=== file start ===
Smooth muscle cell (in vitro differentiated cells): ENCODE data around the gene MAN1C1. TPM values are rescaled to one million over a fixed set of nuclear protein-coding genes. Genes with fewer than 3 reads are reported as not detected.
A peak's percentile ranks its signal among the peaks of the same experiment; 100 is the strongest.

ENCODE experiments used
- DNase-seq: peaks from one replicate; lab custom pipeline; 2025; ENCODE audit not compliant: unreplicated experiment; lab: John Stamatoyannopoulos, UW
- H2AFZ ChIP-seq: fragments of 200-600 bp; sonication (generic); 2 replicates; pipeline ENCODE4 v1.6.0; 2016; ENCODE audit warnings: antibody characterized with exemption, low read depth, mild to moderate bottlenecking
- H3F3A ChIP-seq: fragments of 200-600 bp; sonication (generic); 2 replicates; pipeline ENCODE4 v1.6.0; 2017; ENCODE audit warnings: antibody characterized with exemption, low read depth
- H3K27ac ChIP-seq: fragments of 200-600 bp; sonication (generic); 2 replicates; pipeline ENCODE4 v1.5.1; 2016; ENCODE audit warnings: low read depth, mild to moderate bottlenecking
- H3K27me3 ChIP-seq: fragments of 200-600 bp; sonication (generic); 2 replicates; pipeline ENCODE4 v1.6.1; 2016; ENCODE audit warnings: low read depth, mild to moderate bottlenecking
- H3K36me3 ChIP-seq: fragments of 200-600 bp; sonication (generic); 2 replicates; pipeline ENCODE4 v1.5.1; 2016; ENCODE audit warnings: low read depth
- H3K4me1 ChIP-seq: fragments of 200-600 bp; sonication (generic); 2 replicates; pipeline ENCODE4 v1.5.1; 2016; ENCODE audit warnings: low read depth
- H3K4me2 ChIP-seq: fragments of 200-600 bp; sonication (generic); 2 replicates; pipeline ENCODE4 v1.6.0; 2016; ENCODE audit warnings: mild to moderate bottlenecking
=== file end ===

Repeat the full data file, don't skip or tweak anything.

Smooth muscle cell (in vitro differentiated cells): ENCODE data around the gene MAN1C1. TPM values are rescaled to one million over a fixed set of nuclear protein-coding genes. Genes with fewer than 3 reads are reported as not detected.
A peak's percentile ranks its signal among the peaks of the same experiment; 100 is the strongest.

ENCODE experiments used
- DNase-seq: peaks from one replicate; lab custom pipeline; 2025; ENCODE audit not compliant: unreplicated experiment; lab: John Stamatoyannopoulos, UW
- H2AFZ ChIP-seq: fragments of 200-600 bp; sonication (generic); 2 replicates; pipeline ENCODE4 v1.6.0; 2016; ENCODE audit warnings: antibody characterized with exemption, low read depth, mild to moderate bottlenecking
- H3F3A ChIP-seq: fragments of 200-600 bp; sonication (generic); 2 replicates; pipeline ENCODE4 v1.6.0; 2017; ENCODE audit warnings: antibody characterized with exemption, low read depth
- H3K27ac ChIP-seq: fragments of 200-600 bp; sonication (generic); 2 replicates; pipeline ENCODE4 v1.5.1; 2016; ENCODE audit warnings: low read depth, mild to moderate bottlenecking
- H3K27me3 ChIP-seq: fragments of 200-600 bp; sonication (generic); 2 replicates; pipeline ENCODE4 v1.6.1; 2016; ENCODE audit warnings: low read depth, mild to moderate bottlenecking
- H3K36me3 ChIP-seq: fragments of 200-600 bp; sonication (generic); 2 replicates; pipeline ENCODE4 v1.5.1; 2016; ENCODE audit warnings: low read depth
- H3K4me1 ChIP-seq: fragments of 200-600 bp; sonication (generic); 2 replicates; pipeline ENCODE4 v1.5.1; 2016; ENCODE audit warnings: low read depth
- H3K4me2 ChIP-seq: fragments of 200-600 bp; sonication (generic); 2 replicates; pipeline ENCODE4 v1.6.0; 2016; ENCODE audit warnings: mild to moderate bottlenecking